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The latest 3.4 litre version of the Powertec RP V8 Doubled up Tom Sharp investigates a cost effective V8 racing engine on behalf of Powertec. It essentially consists of a pair of Hayabusa engines, arranged at a 72° bank angle, driving a common crankshaft and mounted to a dedicated dry-sumped crankcase. The result is a P keenly priced V8 engine that is very light, powerful and reliable. The having initially a 2.6 litre displacement, it had been commissioned by been joined by three other varieties (see Table 1), which demonstrates Radical Motorsport for installation into that company’s SR8 sports-racing just how much flexibility is in the base package. The numbers tell the car. Radical specialised in motorcycle-engined sports-racers and was story of commercial success well enough. Powertec have to date built keen to augment its popular four cylinder machines with a V8. a total of 110 RP engines (including 75 RPAs and 25 RPBs); volumes owertec Engineering’s innovative, Suzuki Hayabusa-based engine is now owned, manufactured and built by Powertec Engineering RP V8 engine was introduced in the UK at the Autosport from its base in Peterborough, England. Run by former motorbike International show back in January 2005 since when it engine tuning specialist Ted Hurrell, Powertec employs 14 people in a has been a resounding technical and commercial success. 3000 sq ft factory. Founded upon a pair of 1.3 litre Hayabusa I4 motorcycle engines and The RP was designed and detailed by Steve Prentice of SPD Ltd 68 The original 2.6 litre RPA and the subsequent 2.8 litre RPB have now which any bespoke engine manufacturers would be proud of. However, DOSSIER : POWERTEC RP V8 ENGINE RP V8 CAD image governs UK motorsport – they banned it on the grounds of it not being derived from a passenger-carrying vehicle. Horne’s solicitors eventually ensured the car received its required log book but the MSA made it clear that the RP was not welcome in rallying. Powertec’s original product portfolio plan had included a 2.0 litre ‘screamer’ version, but as Ted Hurrell explains customer demand drove the capacity in the opposite direction. “The screamer was originally conceived for use in 2.0 litre hillclimb and VdeV sportscar racing, however the VdeV regulations quickly changed to insist upon four cylinder car engines and our hillclimb customers went in the direction of the unlimited classes, which means increasing swept volume as far as possible to maximize torque. So only one 2.0 litre engine was built before that variant was then unfortunately the RP series only represents 20% of Powertec’s business; the majority revolves around building and tuning the Suzuki Hayabusa four cylinder shelved. “Those two examples, of the 2.5 and 2.0 litre engines go to engines for markets such as motorbike racing, low volume production...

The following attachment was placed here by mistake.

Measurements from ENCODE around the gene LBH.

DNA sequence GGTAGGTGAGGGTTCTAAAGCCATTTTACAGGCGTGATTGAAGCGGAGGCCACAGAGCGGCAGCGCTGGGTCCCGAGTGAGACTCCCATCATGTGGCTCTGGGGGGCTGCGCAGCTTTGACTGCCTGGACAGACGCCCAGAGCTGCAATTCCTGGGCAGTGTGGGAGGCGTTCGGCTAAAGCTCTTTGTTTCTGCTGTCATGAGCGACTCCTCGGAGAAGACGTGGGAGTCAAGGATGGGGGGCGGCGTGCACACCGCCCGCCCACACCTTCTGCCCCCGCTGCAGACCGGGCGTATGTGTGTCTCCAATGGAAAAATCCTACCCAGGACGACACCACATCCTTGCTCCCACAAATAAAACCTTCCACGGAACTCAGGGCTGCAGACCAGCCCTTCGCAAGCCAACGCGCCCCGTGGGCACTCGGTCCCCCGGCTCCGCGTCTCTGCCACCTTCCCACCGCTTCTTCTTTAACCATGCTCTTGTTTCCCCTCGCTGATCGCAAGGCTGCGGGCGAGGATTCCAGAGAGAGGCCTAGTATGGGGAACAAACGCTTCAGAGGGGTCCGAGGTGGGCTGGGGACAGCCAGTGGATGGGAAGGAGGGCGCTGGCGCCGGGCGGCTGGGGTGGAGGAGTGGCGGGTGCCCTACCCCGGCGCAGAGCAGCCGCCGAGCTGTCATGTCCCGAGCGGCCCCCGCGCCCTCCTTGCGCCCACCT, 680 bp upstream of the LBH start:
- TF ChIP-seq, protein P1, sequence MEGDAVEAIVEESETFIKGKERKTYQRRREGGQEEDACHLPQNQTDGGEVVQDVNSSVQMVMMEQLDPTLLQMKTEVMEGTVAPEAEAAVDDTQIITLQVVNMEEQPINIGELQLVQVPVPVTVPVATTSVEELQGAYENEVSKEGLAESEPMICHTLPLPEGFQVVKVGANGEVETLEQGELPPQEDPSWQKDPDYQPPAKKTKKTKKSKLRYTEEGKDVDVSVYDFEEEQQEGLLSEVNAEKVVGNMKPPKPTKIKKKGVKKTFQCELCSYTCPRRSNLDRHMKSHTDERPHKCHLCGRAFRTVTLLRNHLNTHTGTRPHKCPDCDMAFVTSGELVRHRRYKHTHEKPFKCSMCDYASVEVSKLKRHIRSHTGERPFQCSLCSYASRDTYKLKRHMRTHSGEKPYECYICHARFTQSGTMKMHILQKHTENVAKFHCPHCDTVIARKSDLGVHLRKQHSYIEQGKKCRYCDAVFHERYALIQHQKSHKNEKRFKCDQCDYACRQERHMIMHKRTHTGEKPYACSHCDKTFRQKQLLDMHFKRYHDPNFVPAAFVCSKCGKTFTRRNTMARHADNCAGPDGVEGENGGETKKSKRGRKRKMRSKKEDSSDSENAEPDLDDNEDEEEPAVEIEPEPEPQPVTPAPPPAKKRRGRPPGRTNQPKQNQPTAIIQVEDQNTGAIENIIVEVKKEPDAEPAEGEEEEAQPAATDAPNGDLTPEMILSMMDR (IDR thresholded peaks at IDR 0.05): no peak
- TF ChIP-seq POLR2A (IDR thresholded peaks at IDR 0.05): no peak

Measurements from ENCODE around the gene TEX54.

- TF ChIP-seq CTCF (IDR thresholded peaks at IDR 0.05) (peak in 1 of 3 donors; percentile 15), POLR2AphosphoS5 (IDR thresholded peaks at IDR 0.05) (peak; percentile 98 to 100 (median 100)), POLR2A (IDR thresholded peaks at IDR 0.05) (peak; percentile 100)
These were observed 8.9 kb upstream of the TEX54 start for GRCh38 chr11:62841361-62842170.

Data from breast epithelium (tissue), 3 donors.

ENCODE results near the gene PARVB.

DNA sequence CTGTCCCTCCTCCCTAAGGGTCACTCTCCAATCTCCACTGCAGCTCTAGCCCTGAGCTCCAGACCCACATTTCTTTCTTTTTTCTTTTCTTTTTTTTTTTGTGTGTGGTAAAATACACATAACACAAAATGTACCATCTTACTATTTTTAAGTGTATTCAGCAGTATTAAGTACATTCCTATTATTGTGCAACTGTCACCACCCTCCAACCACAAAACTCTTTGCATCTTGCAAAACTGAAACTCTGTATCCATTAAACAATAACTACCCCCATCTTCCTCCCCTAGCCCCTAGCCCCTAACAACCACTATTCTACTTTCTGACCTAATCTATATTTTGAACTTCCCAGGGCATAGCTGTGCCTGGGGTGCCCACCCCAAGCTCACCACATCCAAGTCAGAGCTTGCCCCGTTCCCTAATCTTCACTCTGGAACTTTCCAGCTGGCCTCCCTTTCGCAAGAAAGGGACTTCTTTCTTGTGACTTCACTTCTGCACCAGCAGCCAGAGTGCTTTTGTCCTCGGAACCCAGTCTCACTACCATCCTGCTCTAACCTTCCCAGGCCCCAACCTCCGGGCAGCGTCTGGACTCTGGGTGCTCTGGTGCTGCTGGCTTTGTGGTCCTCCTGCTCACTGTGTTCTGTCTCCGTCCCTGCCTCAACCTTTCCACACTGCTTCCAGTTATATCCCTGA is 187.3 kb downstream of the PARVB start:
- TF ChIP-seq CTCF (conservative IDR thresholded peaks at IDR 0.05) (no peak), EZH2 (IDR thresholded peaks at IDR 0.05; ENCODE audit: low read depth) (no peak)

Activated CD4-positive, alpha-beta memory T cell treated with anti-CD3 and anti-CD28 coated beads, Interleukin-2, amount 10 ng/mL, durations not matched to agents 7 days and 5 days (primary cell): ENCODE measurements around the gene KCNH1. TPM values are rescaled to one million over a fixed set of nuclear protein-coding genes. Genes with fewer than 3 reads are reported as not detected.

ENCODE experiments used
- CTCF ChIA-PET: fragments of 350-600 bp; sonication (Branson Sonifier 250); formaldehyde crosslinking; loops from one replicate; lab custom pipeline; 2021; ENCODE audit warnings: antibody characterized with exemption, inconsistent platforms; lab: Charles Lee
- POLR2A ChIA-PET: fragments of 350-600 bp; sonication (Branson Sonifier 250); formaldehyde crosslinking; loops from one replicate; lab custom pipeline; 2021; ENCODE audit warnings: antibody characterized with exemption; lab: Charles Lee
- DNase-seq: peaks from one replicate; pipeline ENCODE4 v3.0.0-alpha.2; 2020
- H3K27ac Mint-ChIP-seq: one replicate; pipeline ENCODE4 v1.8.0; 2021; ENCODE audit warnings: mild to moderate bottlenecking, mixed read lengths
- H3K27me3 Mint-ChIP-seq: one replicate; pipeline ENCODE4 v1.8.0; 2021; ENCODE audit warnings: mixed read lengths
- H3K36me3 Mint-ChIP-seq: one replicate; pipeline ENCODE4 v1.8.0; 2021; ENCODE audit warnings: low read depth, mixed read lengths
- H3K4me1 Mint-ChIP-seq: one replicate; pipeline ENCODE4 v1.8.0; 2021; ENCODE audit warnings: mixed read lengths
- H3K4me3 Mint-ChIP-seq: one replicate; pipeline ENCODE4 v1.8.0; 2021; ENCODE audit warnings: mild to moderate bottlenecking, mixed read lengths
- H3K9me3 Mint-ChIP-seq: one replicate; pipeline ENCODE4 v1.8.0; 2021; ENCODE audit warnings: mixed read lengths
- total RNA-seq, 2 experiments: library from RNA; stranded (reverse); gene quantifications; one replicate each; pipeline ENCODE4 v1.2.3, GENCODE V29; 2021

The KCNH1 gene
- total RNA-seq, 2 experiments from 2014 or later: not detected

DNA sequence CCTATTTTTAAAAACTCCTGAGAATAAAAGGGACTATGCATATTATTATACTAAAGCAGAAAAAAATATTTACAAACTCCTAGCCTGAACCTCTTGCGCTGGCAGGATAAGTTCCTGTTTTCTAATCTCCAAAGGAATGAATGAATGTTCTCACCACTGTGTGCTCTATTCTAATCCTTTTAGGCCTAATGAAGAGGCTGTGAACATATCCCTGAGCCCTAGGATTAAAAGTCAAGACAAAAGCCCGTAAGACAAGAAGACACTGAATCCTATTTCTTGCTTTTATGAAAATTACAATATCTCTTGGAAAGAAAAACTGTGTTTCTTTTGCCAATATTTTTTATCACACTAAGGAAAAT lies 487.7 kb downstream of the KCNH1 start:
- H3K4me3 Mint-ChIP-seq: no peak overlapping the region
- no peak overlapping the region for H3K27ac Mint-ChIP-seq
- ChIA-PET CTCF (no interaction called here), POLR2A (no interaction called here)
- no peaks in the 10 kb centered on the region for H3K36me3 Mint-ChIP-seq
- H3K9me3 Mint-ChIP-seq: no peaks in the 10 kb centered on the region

Suzuki Hayabusa Gen 2 Upper Fairing Removal. This can be used to take off the panels to get to the fuse block, Gauge Cluster, changing bulb, anything behind ... Suzuki Hayabusa Gen 2 Upper Fairing Removal. This can be used to take off the panels to get to the fuse block, Gauge Cluster, changing bulb, anything behind the upper cowl. Step 1: Remove these bolts on both sides of the bike. 4mm Hex 2nd Step Remove these plastic pin (both side) by inserting a small flat head screw driver and popping it up. Step 3: Remove this bolt located center and below the triple Tree. Step 4: this piece should easily pop out. Notice that there is another push pin hidden? Step 5: Remove this pin by pushing the center. (Both sides) Suzuki Hayabusa Gen 2 Upper Fairing Removal. This can be used to take off the panels to get to the fuse block, Gauge Cluster, changing bulb, anything behind the upper cowl. Step 1: Remove these bolts on both sides of the bike. 4mm Hex 2nd Step Remove these plastic pin (both side) by inserting a small flat head screw driver and popping it up. Step 3: Remove this bolt located center and below the triple Tree. Step 4: this piece should easily pop out. Notice that there is another push pin hidden? Step 5: Remove this pin by pushing the center. (Both sides)